The journey is not a very long one; and on the next day my uncle Jacob was surprised by receiving a message that the citizen Schneider was in the village, and was coming to greet his old friend. Old Jacob was in an ecstasy, for he longed to see his college acquaintance, and he hoped also that Schneider had come into that part of the country upon the marriage-business of your humble servant. Of course Mary was summoned to give her best dinner, and wear her best frock; and her father made ready to receive the new State dignitary.
Schneider’s carriage speedily rolled into the court-yard, and Schneider’s CART followed, as a matter of course. The ex-priest only entered the house; his companion remaining with the horses to dine in private. Here was a most touching meeting between him and Jacob. They talked over their old college pranks and successes; they capped Greek verses, and quoted ancient epigrams upon their tutors, who had been dead since the Seven Years’ War. Mary declared it was quite touching to listen to the merry friendly talk of these two old gentlemen.
After the conversation had continued for a time in this strain, Schneider drew up all of a sudden, and said quietly, that he had come on particular and unpleasant business — hinting about troublesome times, spies, evil reports, and so forth. Then he called uncle Edward aside, and had with him a long and earnest conversation: so Jacob went out and talked with Schneider’s FRIEND; they speedily became very intimate, for the ruffian detailed all the circumstances of his interview with me. When he returned into the house, some time after this pleasing colloquy, he found the tone of the society strangely altered. Edward Ancel, pale as a sheet, trembling, and crying for mercy; poor Mary weeping; and Schneider pacing energetically about the apartment, raging about the rights of man, the punishment of traitors, and the one and indivisible republic.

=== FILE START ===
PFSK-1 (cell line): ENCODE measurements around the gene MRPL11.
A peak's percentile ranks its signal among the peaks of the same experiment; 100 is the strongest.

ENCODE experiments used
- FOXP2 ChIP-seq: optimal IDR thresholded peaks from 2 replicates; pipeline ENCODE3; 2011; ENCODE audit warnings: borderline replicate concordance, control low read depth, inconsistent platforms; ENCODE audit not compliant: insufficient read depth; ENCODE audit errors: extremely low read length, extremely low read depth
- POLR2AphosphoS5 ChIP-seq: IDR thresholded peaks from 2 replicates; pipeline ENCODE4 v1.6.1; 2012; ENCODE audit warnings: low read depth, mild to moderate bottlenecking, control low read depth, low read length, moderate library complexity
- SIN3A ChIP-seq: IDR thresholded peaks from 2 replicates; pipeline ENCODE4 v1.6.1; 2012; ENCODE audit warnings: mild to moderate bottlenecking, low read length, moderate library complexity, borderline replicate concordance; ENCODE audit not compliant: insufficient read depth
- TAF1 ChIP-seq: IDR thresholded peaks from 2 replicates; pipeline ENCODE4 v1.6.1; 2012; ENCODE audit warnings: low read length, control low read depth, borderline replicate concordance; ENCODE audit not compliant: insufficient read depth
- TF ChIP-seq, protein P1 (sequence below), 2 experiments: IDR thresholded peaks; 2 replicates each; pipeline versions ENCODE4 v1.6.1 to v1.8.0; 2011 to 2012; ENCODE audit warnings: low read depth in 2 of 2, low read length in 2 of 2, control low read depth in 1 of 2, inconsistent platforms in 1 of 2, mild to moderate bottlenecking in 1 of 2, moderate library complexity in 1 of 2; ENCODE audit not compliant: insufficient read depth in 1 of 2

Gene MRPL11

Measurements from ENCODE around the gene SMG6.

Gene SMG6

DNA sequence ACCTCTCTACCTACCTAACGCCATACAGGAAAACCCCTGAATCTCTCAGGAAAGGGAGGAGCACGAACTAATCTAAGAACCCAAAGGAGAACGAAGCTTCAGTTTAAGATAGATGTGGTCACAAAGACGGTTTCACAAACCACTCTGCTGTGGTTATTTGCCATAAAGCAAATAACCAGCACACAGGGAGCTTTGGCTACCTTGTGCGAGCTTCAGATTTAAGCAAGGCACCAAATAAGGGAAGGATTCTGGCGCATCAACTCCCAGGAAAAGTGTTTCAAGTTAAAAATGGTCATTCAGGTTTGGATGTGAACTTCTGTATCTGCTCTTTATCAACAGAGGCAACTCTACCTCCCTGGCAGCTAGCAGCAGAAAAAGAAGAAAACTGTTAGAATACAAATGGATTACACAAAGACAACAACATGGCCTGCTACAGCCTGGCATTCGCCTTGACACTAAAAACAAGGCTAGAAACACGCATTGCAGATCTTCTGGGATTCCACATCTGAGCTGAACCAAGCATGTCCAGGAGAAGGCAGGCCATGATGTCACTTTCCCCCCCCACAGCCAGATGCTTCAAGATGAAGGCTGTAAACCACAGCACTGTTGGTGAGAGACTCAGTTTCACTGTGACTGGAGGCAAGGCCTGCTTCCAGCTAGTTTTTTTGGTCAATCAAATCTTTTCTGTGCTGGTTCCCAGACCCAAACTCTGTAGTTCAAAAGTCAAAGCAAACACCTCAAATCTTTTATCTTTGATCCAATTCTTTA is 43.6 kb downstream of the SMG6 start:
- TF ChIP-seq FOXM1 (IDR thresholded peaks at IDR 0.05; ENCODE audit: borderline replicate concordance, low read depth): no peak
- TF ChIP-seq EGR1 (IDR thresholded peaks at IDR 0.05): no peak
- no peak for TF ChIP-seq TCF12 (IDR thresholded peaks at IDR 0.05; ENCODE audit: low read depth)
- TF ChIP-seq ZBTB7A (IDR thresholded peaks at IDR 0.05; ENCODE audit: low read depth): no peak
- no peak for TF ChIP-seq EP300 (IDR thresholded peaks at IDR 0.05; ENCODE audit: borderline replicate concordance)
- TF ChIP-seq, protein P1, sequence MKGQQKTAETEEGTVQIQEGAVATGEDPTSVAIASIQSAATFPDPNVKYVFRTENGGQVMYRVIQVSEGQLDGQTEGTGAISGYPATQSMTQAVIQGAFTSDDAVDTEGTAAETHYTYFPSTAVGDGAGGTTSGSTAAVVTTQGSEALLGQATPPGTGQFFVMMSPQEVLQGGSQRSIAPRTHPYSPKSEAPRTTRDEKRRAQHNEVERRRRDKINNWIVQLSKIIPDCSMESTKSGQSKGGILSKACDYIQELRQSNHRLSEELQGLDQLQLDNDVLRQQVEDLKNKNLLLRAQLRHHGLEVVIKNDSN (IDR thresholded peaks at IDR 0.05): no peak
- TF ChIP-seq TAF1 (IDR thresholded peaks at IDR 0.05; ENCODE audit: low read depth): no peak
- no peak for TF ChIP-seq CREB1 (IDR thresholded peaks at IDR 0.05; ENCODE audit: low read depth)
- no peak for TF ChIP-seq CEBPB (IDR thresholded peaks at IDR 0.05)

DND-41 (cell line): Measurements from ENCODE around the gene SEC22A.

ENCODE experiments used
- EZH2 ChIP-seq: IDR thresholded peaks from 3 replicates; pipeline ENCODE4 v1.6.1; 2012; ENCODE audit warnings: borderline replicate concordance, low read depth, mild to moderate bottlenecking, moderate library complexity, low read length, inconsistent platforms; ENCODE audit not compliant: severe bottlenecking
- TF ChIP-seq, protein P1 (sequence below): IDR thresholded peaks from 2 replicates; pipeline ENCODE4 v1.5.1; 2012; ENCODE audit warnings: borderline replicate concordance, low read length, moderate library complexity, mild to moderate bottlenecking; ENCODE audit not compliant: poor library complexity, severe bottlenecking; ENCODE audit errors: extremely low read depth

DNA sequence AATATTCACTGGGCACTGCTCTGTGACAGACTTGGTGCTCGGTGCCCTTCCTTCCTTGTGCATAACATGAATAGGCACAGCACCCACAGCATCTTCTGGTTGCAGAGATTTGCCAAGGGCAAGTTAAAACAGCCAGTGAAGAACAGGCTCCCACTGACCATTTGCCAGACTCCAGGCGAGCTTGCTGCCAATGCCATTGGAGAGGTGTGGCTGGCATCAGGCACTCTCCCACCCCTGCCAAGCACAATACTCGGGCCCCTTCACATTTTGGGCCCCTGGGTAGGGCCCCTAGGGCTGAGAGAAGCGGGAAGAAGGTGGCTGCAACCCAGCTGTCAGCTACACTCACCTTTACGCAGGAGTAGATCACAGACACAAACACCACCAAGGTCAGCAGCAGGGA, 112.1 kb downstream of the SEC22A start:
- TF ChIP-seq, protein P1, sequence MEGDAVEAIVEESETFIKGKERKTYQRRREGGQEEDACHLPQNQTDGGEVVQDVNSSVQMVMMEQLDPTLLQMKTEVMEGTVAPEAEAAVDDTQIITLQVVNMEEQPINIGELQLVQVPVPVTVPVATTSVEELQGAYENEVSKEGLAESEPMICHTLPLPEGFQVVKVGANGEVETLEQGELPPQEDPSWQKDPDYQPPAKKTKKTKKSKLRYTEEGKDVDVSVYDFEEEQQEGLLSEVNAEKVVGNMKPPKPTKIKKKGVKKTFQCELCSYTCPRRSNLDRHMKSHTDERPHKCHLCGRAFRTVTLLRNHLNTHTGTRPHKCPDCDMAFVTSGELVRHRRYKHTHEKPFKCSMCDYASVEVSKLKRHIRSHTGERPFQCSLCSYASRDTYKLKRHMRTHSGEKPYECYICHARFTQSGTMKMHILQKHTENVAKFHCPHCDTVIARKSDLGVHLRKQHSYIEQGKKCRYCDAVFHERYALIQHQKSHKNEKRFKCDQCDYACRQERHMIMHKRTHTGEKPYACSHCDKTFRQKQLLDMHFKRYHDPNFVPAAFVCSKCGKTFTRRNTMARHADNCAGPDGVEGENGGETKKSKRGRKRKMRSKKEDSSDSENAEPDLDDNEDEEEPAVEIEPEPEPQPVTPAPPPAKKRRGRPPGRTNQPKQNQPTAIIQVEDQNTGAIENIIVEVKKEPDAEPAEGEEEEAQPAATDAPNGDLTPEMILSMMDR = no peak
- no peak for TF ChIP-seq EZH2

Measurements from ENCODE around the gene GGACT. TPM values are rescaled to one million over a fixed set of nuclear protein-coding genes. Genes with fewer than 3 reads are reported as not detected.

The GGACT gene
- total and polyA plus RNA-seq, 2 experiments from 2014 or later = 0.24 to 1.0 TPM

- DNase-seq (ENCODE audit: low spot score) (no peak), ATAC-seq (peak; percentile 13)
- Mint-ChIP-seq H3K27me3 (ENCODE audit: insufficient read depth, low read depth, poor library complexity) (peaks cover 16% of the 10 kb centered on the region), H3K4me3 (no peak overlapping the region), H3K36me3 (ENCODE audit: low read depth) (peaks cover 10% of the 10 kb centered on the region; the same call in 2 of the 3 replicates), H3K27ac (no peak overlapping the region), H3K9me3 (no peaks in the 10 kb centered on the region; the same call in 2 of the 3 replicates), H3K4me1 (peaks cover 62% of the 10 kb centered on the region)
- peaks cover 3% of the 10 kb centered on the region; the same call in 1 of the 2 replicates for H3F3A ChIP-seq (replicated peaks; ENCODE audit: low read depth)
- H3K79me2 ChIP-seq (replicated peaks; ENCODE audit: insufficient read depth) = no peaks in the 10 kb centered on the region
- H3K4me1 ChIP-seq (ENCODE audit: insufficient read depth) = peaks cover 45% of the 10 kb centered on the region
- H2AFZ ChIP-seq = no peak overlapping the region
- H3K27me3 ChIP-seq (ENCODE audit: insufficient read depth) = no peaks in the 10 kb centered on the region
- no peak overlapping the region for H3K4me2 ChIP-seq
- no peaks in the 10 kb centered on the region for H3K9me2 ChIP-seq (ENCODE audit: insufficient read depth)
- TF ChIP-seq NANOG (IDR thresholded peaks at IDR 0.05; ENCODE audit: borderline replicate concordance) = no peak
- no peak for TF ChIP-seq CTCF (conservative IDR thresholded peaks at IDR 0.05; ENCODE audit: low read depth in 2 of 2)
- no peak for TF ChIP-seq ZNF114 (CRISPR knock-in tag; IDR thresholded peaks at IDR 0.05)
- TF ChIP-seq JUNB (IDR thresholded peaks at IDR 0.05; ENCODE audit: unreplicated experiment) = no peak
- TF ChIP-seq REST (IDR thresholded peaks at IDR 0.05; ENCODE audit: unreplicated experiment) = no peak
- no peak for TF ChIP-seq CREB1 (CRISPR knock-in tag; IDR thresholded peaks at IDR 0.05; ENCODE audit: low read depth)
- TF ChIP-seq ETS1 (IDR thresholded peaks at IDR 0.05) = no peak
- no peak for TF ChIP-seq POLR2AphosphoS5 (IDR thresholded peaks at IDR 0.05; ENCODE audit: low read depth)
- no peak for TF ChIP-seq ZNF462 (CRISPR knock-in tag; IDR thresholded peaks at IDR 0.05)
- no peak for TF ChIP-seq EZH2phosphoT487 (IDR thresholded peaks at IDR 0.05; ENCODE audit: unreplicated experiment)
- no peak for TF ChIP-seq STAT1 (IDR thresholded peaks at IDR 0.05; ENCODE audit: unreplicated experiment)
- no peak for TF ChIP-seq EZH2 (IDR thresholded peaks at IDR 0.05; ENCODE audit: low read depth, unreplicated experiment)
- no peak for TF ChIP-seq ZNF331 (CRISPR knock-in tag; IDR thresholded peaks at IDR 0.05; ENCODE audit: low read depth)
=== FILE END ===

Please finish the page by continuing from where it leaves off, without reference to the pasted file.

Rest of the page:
“Jacob,” he said, as my uncle entered the room, “I was willing, for the sake of our old friendship, to forget the crimes of your brother. He is a known and dangerous aristocrat; he holds communications with the enemy on the frontier; he is a possessor of great and ill-gotten wealth, of which he has plundered the Republic. Do you know,” said he, turning to Edward Ancel, “where the least of these crimes, or the mere suspicion of them, would lead you?”
Poor Edward sat trembling in his chair, and answered not a word. He knew full well how quickly, in this dreadful time, punishment followed suspicion; and, though guiltless of all treason with the enemy, perhaps he was aware that, in certain contracts with the Government, he had taken to himself a more than patriotic share of profit.
“Do you know,” resumed Schneider, in a voice of thunder, “for what purpose I came hither, and by whom I am accompanied? I am the administrator of the justice of the Republic. The life of yourself and your family is in my hands: yonder man, who follows me, is the executor of the law; he has rid the nation of hundreds of wretches like yourself. A single word from me, and your doom is sealed without hope, and your last hour is come. Ho! Gregoire!” shouted he; “is all ready?”
Gregoire replied from the court, “I can put up the machine in half an hour. Shall I go down to the village and call the troops and the law people?”
“Do you hear him?” said Schneider. “The guillotine is in the court-yard; your name is on my list, and I have witnesses to prove your crime. Have you a word in your defence?”
Not a word came; the old gentleman was dumb; but his daughter, who did not give way to his terror, spoke for him.
“You cannot, sir,” said she, “although you say it, FEEL that my father is guilty; you would not have entered our house thus alone if you had thought it. You threaten him in this manner because you have something to ask and to gain from us: what is it, citizen? — tell us how much you value our lives, and what sum we are to pay for our ransom?”
“Sum!” said uncle Jacob; “he does not want money of us: my old friend, my college chum, does not come hither to drive bargains with anybody belonging to Jacob Ancel?”